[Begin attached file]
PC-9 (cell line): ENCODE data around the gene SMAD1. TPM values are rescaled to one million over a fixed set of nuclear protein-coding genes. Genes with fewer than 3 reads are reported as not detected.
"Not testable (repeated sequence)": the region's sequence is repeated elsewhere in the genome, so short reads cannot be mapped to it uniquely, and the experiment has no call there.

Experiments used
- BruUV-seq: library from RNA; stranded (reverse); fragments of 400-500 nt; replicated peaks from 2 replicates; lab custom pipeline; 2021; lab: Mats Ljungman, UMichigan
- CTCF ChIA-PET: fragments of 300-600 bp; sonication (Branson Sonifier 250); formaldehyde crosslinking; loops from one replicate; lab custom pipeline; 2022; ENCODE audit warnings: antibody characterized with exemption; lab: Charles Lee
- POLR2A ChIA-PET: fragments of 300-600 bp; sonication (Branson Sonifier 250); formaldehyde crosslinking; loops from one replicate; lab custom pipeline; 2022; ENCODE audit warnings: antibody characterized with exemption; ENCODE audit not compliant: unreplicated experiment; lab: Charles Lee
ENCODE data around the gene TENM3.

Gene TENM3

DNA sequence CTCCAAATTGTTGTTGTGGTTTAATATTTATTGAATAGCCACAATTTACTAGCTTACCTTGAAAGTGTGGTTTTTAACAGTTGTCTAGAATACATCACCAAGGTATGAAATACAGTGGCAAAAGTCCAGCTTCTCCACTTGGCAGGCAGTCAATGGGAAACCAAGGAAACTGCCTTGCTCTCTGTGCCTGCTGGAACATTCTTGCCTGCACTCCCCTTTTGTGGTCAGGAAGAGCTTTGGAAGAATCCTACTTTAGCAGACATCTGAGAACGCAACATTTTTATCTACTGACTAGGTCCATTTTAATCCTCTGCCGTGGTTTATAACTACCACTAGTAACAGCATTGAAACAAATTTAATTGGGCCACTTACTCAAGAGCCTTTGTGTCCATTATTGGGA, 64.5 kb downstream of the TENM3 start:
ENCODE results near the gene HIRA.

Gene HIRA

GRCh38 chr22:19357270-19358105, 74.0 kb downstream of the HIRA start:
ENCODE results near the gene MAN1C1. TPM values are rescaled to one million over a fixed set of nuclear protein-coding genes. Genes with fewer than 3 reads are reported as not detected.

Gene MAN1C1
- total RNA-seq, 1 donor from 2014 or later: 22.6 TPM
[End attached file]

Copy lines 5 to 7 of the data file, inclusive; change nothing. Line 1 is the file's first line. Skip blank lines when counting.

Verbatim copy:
- CTCF ChIA-PET: fragments of 300-600 bp; sonication (Branson Sonifier 250); formaldehyde crosslinking; loops from one replicate; lab custom pipeline; 2022; ENCODE audit warnings: antibody characterized with exemption; lab: Charles Lee
- POLR2A ChIA-PET: fragments of 300-600 bp; sonication (Branson Sonifier 250); formaldehyde crosslinking; loops from one replicate; lab custom pipeline; 2022; ENCODE audit warnings: antibody characterized with exemption; ENCODE audit not compliant: unreplicated experiment; lab: Charles Lee
ENCODE data around the gene TENM3.